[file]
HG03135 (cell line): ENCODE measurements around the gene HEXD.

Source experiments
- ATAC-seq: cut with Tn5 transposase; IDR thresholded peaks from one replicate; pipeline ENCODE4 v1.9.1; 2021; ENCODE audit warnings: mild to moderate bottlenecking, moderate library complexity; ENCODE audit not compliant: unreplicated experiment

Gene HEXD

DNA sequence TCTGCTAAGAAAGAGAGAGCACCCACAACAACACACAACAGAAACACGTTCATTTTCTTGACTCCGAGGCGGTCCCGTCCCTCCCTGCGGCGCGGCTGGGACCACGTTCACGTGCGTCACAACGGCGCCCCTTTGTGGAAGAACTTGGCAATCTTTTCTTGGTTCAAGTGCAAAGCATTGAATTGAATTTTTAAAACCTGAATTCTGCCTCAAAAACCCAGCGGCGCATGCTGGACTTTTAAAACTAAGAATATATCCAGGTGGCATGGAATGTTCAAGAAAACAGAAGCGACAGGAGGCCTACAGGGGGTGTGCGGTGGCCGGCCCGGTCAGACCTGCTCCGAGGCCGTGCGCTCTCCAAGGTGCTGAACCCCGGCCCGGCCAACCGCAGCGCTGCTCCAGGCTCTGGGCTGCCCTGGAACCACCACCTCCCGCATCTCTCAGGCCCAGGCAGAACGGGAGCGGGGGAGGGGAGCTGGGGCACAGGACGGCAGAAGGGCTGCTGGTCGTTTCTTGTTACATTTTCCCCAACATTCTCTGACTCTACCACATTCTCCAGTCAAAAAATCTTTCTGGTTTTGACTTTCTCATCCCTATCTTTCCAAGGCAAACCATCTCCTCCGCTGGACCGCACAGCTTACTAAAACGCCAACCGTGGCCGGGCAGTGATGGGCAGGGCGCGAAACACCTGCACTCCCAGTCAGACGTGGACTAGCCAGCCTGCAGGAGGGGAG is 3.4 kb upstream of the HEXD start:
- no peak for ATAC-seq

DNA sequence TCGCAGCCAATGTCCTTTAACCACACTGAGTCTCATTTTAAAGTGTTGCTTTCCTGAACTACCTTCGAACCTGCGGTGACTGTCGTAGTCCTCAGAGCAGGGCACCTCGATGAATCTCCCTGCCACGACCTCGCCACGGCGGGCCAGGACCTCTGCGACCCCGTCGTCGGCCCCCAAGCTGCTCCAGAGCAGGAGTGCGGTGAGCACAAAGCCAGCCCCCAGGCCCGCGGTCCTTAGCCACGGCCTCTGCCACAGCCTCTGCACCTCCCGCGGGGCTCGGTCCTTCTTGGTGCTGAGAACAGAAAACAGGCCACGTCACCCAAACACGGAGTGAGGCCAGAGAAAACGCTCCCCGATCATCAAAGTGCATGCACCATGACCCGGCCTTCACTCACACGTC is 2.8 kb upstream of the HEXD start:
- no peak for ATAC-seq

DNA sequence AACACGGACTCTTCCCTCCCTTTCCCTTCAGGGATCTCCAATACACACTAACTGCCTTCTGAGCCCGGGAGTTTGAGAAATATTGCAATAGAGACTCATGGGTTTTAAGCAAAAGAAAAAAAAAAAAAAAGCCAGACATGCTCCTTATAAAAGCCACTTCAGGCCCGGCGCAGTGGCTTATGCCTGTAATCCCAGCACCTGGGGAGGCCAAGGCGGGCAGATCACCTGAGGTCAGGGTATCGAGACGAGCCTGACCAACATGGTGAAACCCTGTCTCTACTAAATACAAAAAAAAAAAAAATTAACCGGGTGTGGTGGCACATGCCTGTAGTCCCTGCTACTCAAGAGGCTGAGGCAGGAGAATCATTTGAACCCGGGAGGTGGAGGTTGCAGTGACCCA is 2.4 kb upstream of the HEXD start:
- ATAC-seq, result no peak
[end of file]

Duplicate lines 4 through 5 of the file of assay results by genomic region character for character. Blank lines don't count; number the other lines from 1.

Gene HEXD

DNA sequence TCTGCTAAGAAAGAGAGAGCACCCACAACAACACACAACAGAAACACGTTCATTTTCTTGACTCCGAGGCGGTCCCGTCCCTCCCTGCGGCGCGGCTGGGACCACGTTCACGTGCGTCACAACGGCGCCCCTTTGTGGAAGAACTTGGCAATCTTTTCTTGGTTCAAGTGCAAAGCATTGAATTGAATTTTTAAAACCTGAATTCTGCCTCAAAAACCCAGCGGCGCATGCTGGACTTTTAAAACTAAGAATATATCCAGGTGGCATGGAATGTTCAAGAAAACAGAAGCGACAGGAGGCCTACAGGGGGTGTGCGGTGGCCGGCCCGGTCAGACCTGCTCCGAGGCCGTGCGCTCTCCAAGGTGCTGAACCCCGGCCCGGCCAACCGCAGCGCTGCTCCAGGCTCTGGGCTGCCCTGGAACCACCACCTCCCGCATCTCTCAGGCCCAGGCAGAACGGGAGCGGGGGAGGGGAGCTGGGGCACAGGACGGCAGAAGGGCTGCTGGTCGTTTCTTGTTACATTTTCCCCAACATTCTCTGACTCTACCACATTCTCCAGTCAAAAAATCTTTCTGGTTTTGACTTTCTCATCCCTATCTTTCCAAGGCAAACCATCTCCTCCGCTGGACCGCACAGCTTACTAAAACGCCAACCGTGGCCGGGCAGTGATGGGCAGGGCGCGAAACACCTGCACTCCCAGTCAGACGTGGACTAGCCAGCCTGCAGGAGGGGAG is 3.4 kb upstream of the HEXD start: